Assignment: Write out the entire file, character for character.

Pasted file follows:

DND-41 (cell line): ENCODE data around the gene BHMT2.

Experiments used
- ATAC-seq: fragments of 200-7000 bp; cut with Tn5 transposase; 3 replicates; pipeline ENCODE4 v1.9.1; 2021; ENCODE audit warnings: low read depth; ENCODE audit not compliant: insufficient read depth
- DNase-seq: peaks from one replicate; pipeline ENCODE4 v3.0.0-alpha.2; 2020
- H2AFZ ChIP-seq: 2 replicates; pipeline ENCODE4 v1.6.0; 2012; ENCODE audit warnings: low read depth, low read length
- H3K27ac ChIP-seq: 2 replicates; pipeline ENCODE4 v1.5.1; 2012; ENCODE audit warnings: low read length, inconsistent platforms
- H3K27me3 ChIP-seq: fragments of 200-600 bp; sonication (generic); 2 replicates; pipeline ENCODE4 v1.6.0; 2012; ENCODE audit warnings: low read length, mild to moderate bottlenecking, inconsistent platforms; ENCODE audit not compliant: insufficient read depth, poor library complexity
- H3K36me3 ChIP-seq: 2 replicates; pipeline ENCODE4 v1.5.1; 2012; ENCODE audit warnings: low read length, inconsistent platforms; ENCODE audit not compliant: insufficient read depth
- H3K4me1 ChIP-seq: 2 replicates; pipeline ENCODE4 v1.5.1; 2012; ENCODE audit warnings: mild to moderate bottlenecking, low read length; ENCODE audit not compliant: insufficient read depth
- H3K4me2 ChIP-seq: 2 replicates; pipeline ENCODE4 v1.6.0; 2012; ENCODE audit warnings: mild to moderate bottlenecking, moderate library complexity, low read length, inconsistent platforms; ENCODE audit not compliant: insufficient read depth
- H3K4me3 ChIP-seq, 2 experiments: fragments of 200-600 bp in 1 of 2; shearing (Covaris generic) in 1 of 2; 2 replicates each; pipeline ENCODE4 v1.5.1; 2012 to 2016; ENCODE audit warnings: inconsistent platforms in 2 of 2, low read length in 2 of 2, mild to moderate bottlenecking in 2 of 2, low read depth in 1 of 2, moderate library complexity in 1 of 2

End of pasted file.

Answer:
DND-41 (cell line): ENCODE data around the gene BHMT2.

Experiments used
- ATAC-seq: fragments of 200-7000 bp; cut with Tn5 transposase; 3 replicates; pipeline ENCODE4 v1.9.1; 2021; ENCODE audit warnings: low read depth; ENCODE audit not compliant: insufficient read depth
- DNase-seq: peaks from one replicate; pipeline ENCODE4 v3.0.0-alpha.2; 2020
- H2AFZ ChIP-seq: 2 replicates; pipeline ENCODE4 v1.6.0; 2012; ENCODE audit warnings: low read depth, low read length
- H3K27ac ChIP-seq: 2 replicates; pipeline ENCODE4 v1.5.1; 2012; ENCODE audit warnings: low read length, inconsistent platforms
- H3K27me3 ChIP-seq: fragments of 200-600 bp; sonication (generic); 2 replicates; pipeline ENCODE4 v1.6.0; 2012; ENCODE audit warnings: low read length, mild to moderate bottlenecking, inconsistent platforms; ENCODE audit not compliant: insufficient read depth, poor library complexity
- H3K36me3 ChIP-seq: 2 replicates; pipeline ENCODE4 v1.5.1; 2012; ENCODE audit warnings: low read length, inconsistent platforms; ENCODE audit not compliant: insufficient read depth
- H3K4me1 ChIP-seq: 2 replicates; pipeline ENCODE4 v1.5.1; 2012; ENCODE audit warnings: mild to moderate bottlenecking, low read length; ENCODE audit not compliant: insufficient read depth
- H3K4me2 ChIP-seq: 2 replicates; pipeline ENCODE4 v1.6.0; 2012; ENCODE audit warnings: mild to moderate bottlenecking, moderate library complexity, low read length, inconsistent platforms; ENCODE audit not compliant: insufficient read depth
- H3K4me3 ChIP-seq, 2 experiments: fragments of 200-600 bp in 1 of 2; shearing (Covaris generic) in 1 of 2; 2 replicates each; pipeline ENCODE4 v1.5.1; 2012 to 2016; ENCODE audit warnings: inconsistent platforms in 2 of 2, low read length in 2 of 2, mild to moderate bottlenecking in 2 of 2, low read depth in 1 of 2, moderate library complexity in 1 of 2